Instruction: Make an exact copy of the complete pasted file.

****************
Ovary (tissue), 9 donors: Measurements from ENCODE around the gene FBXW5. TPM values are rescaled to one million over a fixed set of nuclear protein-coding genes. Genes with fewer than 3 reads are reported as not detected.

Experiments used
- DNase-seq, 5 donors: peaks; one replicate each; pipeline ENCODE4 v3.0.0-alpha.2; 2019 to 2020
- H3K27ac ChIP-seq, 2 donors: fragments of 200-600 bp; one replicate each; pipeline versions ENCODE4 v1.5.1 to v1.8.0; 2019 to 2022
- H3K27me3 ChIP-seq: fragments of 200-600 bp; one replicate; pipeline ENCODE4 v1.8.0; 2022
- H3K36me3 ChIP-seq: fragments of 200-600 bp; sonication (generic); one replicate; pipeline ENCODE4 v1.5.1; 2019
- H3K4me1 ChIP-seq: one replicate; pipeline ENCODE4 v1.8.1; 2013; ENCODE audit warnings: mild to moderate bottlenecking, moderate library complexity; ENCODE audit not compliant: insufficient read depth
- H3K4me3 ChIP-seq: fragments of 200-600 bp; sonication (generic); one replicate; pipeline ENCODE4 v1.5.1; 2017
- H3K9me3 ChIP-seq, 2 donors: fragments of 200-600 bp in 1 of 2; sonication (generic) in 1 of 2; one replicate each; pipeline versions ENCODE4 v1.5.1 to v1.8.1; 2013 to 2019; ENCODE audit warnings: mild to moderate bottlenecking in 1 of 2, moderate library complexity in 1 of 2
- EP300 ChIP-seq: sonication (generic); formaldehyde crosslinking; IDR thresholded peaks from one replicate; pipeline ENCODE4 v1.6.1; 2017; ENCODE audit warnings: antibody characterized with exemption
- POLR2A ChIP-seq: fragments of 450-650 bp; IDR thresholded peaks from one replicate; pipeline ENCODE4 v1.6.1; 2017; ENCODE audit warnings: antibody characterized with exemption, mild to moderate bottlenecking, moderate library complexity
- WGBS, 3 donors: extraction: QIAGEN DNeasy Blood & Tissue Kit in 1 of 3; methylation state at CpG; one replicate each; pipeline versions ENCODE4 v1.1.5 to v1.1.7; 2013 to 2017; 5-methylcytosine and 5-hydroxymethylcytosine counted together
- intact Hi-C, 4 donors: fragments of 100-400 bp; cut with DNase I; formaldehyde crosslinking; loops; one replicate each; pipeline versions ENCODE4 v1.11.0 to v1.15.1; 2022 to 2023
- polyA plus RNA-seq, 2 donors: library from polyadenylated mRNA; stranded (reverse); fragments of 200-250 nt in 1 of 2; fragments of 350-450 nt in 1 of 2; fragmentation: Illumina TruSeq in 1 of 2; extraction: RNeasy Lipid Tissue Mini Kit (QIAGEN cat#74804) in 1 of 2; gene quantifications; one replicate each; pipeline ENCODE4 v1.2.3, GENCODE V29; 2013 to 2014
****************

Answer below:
Ovary (tissue), 9 donors: Measurements from ENCODE around the gene FBXW5. TPM values are rescaled to one million over a fixed set of nuclear protein-coding genes. Genes with fewer than 3 reads are reported as not detected.

Experiments used
- DNase-seq, 5 donors: peaks; one replicate each; pipeline ENCODE4 v3.0.0-alpha.2; 2019 to 2020
- H3K27ac ChIP-seq, 2 donors: fragments of 200-600 bp; one replicate each; pipeline versions ENCODE4 v1.5.1 to v1.8.0; 2019 to 2022
- H3K27me3 ChIP-seq: fragments of 200-600 bp; one replicate; pipeline ENCODE4 v1.8.0; 2022
- H3K36me3 ChIP-seq: fragments of 200-600 bp; sonication (generic); one replicate; pipeline ENCODE4 v1.5.1; 2019
- H3K4me1 ChIP-seq: one replicate; pipeline ENCODE4 v1.8.1; 2013; ENCODE audit warnings: mild to moderate bottlenecking, moderate library complexity; ENCODE audit not compliant: insufficient read depth
- H3K4me3 ChIP-seq: fragments of 200-600 bp; sonication (generic); one replicate; pipeline ENCODE4 v1.5.1; 2017
- H3K9me3 ChIP-seq, 2 donors: fragments of 200-600 bp in 1 of 2; sonication (generic) in 1 of 2; one replicate each; pipeline versions ENCODE4 v1.5.1 to v1.8.1; 2013 to 2019; ENCODE audit warnings: mild to moderate bottlenecking in 1 of 2, moderate library complexity in 1 of 2
- EP300 ChIP-seq: sonication (generic); formaldehyde crosslinking; IDR thresholded peaks from one replicate; pipeline ENCODE4 v1.6.1; 2017; ENCODE audit warnings: antibody characterized with exemption
- POLR2A ChIP-seq: fragments of 450-650 bp; IDR thresholded peaks from one replicate; pipeline ENCODE4 v1.6.1; 2017; ENCODE audit warnings: antibody characterized with exemption, mild to moderate bottlenecking, moderate library complexity
- WGBS, 3 donors: extraction: QIAGEN DNeasy Blood & Tissue Kit in 1 of 3; methylation state at CpG; one replicate each; pipeline versions ENCODE4 v1.1.5 to v1.1.7; 2013 to 2017; 5-methylcytosine and 5-hydroxymethylcytosine counted together
- intact Hi-C, 4 donors: fragments of 100-400 bp; cut with DNase I; formaldehyde crosslinking; loops; one replicate each; pipeline versions ENCODE4 v1.11.0 to v1.15.1; 2022 to 2023
- polyA plus RNA-seq, 2 donors: library from polyadenylated mRNA; stranded (reverse); fragments of 200-250 nt in 1 of 2; fragments of 350-450 nt in 1 of 2; fragmentation: Illumina TruSeq in 1 of 2; extraction: RNeasy Lipid Tissue Mini Kit (QIAGEN cat#74804) in 1 of 2; gene quantifications; one replicate each; pipeline ENCODE4 v1.2.3, GENCODE V29; 2013 to 2014